“How much should I spend on marketing?”
I get this question a lot as both President of ChapterTwo Marketing & Public Relations and as a SCORE volunteer. Unfortunately, most of the guidance floating around on this topic consists of nothing more than advice passed down through generations or simply numbers pulled out of the air.
Therefore, I want to give you some professional benchmarks and a tool that I often use as a starting point.
The Small Business Administration (SBA), perhaps one of the most credible of agencies dealing with small businesses, suggests that those with revenues less than $5 million should allocate 7-8 percent of their revenues to marketing, split between brand development costs and business promotion.
This is, of course, a simplification, but at least it comes from an expert source. Other benchmarks you may have heard are 5-7 percent, 10 percent, even as much as 30 percent. In reality, it all comes down to your particular goals and situation. There is no “one number” that works for everyone.
What I normally use to start these conversations is a method that normalizes numbers and provides a benchmark. It circumvents apocryphal advice and considers factors such as your revenues and fixed costs — you know, your actual business situation. This was passed on to me some time ago by a friend who runs an international agency, and it’s one of the best I’ve seen:
Step 1: Take 10 percent and 12 percent of your projected annual gross sales and multiply each by the markup made on your average transaction. (It’s important to remember that we’re talking about gross markup here, not margin. Markup is gross profit above cost, expressed as a percentage of cost. Margin is gross profit expressed as a percentage of the selling price.)
Step 2: Deduct your annual cost of occupancy (your rent) from the adjusted 10 percent and 12 percent numbers from Step 1.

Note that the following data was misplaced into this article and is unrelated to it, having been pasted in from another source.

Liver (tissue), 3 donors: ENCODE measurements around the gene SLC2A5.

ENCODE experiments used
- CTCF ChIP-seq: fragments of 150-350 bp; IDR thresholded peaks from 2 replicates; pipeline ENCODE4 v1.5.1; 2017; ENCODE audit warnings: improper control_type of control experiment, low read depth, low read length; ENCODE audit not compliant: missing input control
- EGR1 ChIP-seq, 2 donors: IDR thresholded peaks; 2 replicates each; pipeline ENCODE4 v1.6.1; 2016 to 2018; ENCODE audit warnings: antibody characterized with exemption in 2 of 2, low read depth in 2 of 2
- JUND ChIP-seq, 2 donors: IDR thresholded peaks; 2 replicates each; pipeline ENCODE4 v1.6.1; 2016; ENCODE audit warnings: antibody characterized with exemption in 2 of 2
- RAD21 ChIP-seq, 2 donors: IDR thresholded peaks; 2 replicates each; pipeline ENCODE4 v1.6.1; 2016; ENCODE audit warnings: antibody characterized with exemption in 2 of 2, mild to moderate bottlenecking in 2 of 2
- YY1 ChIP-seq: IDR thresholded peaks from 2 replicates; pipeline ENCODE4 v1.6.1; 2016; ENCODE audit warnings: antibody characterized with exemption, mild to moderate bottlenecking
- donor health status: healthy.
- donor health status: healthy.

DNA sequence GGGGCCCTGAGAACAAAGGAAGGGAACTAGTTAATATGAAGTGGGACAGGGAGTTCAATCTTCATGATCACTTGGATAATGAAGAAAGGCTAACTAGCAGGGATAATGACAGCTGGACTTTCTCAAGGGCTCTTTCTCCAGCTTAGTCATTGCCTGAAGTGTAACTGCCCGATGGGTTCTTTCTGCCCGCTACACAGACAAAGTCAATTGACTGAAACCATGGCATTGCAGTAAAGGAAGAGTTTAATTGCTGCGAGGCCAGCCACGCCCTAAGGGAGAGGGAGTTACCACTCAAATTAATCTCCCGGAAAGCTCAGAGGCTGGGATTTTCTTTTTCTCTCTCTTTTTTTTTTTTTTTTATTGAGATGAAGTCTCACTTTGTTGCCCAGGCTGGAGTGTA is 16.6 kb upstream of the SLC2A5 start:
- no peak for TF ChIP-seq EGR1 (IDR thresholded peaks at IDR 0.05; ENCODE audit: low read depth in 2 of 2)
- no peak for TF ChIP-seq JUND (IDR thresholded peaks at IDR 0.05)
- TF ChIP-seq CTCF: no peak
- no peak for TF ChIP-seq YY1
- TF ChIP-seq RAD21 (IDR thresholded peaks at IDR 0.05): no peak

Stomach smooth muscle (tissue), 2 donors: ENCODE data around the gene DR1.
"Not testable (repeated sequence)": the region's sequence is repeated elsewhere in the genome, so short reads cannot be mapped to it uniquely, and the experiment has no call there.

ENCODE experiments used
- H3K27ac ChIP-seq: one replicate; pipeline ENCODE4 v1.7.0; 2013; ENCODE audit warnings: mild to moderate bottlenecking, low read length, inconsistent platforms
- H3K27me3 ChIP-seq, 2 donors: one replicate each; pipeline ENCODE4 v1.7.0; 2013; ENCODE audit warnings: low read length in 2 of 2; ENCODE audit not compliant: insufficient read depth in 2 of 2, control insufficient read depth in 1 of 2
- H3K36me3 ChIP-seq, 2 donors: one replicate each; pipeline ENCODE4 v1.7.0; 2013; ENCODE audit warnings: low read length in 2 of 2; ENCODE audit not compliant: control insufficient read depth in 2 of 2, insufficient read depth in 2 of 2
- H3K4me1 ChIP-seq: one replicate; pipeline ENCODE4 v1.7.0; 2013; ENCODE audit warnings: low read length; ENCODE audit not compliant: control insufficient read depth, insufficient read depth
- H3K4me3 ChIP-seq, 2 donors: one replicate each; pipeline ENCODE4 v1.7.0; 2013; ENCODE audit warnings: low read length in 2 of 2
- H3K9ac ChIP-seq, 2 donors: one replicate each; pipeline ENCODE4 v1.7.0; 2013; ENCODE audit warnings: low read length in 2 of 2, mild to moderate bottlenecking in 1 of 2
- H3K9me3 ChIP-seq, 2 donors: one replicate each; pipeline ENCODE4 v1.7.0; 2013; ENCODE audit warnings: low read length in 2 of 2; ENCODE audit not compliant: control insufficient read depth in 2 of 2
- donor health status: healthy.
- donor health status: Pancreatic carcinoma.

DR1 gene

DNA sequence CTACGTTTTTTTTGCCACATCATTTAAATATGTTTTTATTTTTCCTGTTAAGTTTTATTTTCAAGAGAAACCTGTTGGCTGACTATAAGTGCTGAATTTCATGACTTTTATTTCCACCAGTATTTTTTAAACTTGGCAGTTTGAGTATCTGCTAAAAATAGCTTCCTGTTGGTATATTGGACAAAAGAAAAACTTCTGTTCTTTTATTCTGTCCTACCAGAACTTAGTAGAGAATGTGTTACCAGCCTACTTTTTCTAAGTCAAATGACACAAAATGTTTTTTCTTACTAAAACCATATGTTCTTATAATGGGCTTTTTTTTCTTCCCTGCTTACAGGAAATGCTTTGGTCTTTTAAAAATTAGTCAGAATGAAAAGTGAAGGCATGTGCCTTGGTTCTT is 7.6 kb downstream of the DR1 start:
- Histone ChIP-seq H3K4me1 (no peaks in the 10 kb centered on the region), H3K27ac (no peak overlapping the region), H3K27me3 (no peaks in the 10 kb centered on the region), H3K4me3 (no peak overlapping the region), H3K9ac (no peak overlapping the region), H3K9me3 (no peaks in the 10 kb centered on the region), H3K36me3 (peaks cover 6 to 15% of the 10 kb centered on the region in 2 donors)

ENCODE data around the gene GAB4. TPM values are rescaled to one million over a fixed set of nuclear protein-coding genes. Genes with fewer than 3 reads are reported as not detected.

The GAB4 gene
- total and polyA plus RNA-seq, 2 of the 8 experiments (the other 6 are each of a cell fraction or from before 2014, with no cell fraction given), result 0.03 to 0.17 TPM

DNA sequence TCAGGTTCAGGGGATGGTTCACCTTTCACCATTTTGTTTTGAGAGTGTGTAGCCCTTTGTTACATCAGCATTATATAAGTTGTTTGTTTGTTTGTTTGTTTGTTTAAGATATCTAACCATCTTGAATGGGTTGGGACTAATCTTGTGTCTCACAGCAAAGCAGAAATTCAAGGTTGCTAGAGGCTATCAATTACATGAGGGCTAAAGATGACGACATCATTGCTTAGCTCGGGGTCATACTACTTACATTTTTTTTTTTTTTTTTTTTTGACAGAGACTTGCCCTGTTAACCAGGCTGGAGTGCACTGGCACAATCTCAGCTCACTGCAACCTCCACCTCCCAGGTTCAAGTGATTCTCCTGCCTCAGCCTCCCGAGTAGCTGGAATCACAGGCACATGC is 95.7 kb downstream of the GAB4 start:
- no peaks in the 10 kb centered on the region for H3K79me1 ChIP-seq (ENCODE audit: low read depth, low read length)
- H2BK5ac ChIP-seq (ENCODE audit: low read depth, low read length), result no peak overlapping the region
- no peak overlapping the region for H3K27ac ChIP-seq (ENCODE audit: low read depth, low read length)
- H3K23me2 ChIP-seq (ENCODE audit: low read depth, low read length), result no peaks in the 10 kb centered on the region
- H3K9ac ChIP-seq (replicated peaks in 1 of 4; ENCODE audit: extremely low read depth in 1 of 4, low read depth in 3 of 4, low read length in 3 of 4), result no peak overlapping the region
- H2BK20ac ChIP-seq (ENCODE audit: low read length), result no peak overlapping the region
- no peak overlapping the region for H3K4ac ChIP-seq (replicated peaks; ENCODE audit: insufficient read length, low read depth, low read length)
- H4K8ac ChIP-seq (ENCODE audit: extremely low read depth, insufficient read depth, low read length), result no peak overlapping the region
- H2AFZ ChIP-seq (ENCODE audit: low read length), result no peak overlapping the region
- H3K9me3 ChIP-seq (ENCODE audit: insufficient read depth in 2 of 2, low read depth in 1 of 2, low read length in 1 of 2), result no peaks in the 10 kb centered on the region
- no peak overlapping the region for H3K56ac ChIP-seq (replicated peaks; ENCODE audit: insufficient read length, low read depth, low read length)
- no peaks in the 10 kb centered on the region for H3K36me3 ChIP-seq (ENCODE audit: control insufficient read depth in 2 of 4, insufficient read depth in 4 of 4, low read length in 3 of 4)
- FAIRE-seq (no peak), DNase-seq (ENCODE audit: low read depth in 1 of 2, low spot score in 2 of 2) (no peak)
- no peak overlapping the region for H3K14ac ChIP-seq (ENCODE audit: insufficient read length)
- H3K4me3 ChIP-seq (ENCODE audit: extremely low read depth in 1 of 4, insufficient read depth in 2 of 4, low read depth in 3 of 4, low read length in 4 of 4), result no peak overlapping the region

Step 3: The resulting number represents your minimum and maximum allowable ad budgets for the year. You may discover that you’ve already spent your ad budget on expensive rent, or you might learn that you should be doing a lot more advertising than you have.
You may have noticed that this calculation follows some old logic: “Location, location, location.” The assumption here is that expensive rent means better location and therefore more exposure, signage, resources, and networking opportunity. This, in turn, means less expenditure on marketing and advertising. Therefore, a shop in New York will spend less on advertising than a shop with similar revenues in Peoria, Illinois. Someone with a home-based business with no location equity, following the same logic, pays comparatively more to make themselves known.
This method is by no means a cure-all for everyone. It’s meant to be used in conjunction with a critical analysis of your goals and your current business situation. You have to also consider factors like industry, business size, and growth stage. For that, I recommend seeking the help of an objective marketing expert. The method does, however, give you a high-level benchmark for considering your marketing budget.
Now go forth and do great things. And tell them I sent you.